There was plenty of variation in perceptions of relatedness climate between the five clusters. Students in clusters 4 and 5 perceived relatively high levels of relatedness in PE whereas students in clusters1 and 2 had very low perceptions of relatedness. This finding may suggest that there would be a need to include more teaching methods which contribute working and pulling together as a group, cohesion during classes, and unity of the class in Finnish PE. For example, Mosston and Ashworth’s (2002) spectrum of teaching styles suggest that practice and reciprocal teaching styles are effective pedagogical methods to contribute students pulling together in PE classes.

Boys scored significantly higher than girls in all other study variables except task-involving climate. However, all significant gender differences except difference in ego-involving motivational climate were small in their effect. Aforementioned gender differences were in line with previous research showing that the boys perceive higher levels of ego-involving climate and enjoy in PE more than the girls in Finnish PE (Jaakkola et al., 2013) but are inconsistent with the previous finding that girls perceive higher task-involving motivational climate in Finnish secondary school (Jaakkola et al., 2013). The investigation of enjoyment within different clusters also revealed that the boys enjoyed more than the girls in all clusters. These findings imply that especially in girls’ PE there is a need to increase enjoyment.

The limitation of this study is the cross-sectional nature of the data collection which does not allow us to make causal conclusions. Additionally, although the sample was rather large, it included only Grade 9 students. Given the nature of the data could be nested with a multilevel structure (such as class, teacher, school), future studies need to address this issue with multilevel analyses. In future it would be interesting to implement interventions to develop different dimensions of motivational climate. Additionally, follow- up studies should be established to analyze how students’ perceptions of motivational climate influence their level of enjoyment in PE.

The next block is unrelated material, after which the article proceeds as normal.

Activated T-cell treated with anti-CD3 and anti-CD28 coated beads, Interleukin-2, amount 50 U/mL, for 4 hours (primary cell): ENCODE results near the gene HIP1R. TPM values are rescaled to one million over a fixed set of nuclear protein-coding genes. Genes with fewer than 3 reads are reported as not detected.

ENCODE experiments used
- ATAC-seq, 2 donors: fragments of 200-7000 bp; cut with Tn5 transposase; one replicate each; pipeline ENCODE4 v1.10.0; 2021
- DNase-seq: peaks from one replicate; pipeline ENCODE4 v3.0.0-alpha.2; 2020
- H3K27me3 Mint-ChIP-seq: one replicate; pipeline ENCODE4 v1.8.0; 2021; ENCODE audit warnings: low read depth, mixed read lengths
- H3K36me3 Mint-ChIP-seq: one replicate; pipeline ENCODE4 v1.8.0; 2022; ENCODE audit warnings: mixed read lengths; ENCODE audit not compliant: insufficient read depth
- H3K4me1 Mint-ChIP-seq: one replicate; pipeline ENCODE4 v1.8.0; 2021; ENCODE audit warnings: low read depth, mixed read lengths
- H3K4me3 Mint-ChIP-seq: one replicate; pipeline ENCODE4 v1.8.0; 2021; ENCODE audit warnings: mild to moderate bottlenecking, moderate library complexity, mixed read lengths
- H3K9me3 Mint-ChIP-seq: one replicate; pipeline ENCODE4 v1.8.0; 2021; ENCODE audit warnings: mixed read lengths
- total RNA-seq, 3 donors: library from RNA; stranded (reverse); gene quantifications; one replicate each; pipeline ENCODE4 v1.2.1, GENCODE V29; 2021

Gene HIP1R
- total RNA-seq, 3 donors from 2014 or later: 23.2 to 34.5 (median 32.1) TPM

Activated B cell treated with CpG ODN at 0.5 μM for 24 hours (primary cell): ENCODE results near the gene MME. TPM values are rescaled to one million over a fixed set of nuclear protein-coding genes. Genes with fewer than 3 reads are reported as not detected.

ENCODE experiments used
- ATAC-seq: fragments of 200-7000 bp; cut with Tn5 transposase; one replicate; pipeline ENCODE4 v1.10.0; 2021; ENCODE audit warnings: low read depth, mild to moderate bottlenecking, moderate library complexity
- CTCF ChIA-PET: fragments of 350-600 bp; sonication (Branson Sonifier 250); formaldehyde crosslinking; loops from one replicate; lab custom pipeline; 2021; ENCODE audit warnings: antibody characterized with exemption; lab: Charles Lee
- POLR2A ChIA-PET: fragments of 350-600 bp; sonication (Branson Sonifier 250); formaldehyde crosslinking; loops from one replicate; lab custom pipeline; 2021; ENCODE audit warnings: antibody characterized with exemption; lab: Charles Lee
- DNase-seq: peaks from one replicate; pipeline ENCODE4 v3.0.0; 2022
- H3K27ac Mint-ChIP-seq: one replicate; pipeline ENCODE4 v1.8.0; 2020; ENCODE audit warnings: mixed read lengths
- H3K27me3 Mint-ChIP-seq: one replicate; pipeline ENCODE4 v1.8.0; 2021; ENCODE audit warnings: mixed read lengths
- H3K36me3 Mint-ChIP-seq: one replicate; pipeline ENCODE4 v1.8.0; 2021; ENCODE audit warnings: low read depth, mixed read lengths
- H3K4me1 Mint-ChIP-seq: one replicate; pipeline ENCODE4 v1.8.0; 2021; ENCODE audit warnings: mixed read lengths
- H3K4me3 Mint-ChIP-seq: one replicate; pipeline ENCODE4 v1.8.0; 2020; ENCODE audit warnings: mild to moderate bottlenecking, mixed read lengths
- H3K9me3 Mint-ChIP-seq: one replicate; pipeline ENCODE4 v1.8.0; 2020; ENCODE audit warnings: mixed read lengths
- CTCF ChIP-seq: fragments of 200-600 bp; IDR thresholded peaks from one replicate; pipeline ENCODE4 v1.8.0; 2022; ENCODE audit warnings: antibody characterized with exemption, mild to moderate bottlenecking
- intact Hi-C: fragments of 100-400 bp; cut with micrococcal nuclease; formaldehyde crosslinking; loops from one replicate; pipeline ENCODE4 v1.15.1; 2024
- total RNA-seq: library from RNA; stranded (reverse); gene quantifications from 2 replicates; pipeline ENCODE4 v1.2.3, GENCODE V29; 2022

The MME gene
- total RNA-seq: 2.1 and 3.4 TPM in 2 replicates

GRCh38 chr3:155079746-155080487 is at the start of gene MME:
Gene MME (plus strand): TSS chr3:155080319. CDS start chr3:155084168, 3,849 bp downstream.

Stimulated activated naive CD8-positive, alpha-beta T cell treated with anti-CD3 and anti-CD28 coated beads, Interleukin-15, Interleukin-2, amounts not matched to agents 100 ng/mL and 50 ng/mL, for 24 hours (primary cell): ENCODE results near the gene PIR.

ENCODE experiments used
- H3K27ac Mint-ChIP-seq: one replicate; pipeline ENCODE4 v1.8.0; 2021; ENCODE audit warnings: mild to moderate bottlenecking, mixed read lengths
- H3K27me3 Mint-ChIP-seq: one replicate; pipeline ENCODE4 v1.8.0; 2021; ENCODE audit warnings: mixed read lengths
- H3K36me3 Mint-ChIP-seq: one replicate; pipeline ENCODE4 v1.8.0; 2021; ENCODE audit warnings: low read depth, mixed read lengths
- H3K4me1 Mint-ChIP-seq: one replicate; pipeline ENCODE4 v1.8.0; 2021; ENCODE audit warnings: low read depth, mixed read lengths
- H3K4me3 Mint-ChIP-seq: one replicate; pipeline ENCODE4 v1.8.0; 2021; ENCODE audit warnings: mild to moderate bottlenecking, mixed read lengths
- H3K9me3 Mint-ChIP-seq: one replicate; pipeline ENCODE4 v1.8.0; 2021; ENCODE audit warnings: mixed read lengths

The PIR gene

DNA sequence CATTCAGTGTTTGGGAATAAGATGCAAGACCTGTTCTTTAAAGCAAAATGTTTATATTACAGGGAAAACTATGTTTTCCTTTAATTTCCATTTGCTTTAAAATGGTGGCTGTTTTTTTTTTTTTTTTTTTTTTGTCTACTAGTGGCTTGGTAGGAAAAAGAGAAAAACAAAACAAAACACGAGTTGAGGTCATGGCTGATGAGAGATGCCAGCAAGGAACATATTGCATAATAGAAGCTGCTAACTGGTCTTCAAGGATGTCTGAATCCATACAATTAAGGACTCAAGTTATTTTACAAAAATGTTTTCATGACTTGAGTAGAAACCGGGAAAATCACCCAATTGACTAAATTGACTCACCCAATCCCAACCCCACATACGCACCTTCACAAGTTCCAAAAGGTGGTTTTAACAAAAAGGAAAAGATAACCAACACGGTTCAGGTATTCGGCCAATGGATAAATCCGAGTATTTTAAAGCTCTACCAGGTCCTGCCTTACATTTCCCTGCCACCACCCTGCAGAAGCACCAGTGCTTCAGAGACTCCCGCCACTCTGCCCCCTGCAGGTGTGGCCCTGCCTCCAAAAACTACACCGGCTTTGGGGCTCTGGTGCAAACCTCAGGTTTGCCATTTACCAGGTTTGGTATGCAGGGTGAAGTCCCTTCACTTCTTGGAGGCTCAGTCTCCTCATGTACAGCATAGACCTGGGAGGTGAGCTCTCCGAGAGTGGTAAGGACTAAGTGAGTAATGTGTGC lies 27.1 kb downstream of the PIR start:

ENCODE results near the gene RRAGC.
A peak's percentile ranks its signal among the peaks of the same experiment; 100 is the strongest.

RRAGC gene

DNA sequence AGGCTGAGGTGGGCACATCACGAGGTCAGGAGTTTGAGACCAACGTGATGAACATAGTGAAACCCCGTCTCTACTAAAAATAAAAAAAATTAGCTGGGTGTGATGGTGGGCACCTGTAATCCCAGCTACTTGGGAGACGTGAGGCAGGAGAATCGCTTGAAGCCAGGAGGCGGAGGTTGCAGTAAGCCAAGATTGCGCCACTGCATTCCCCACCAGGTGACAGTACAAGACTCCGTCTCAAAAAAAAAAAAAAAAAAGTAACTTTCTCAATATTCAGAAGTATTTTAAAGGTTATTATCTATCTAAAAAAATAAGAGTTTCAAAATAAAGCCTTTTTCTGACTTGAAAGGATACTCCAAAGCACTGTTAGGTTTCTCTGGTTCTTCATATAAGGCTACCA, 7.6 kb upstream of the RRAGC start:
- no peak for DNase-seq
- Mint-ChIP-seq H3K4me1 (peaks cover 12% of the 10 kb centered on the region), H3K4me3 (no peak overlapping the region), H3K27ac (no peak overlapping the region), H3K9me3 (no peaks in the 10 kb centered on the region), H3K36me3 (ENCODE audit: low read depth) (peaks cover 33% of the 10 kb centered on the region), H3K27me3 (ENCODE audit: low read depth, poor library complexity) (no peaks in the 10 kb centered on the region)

CONCLUSION

The results of this study revealed that students perception of motivational climate in PE differ considerably. It is also remarkable that these perceptions are associated with different levels of PE enjoyment. It seems that task-involving climate is the most important factor related to enjoyment in PE. Teachers should emphasize effort, own development, learning and co-operation to promote students positive affect in PE.

AUTHOR BIOGRAPHY

Journal of Sports Science and Medicine Timo Jaakkola
Employment: Lecturer, Department of Sport Sciences, University of Jyvaskyla, Finland
Degree: PhD
Research interests: Sport and exercise motivation, physical activity, motor skills
E-mail: timo.jaakkola@jyu.fi
 

Journal of Sports Science and Medicine C. K. John Wang
Employment: Professor, Nanyang Technological University, National Institute of Education, Physical Education & Sport Science, Singapore and Tianjin University of Sport, China
Degree: PhD
Research interests: Sport and exercise psychology, motivation, achievement goals, statistical analysis, structural equation modeling, multilevel analysis, latent growth curves analysis
E-mail: john.wang@nie.edu.sg
 

Journal of Sports Science and Medicine Markus Soini
Employment: Lecturer, Department of Sport Sciences, University of Jyvaskyla, Finland
Degree: PhD
Research interests: Motivation, motor learning, physical activity
E-mail: markus.soini@jyu.fi
 

Journal of Sports Science and Medicine Jarmo Liukkonen
Employment: Professor, Department of Sport Sciences, University of Jyvaskyla, Finland
Degree: PhD
Research interests: Sport and exercise motivation, physical activity, sport psychology
E-mail: jarmo.liukkonen@jyu.fi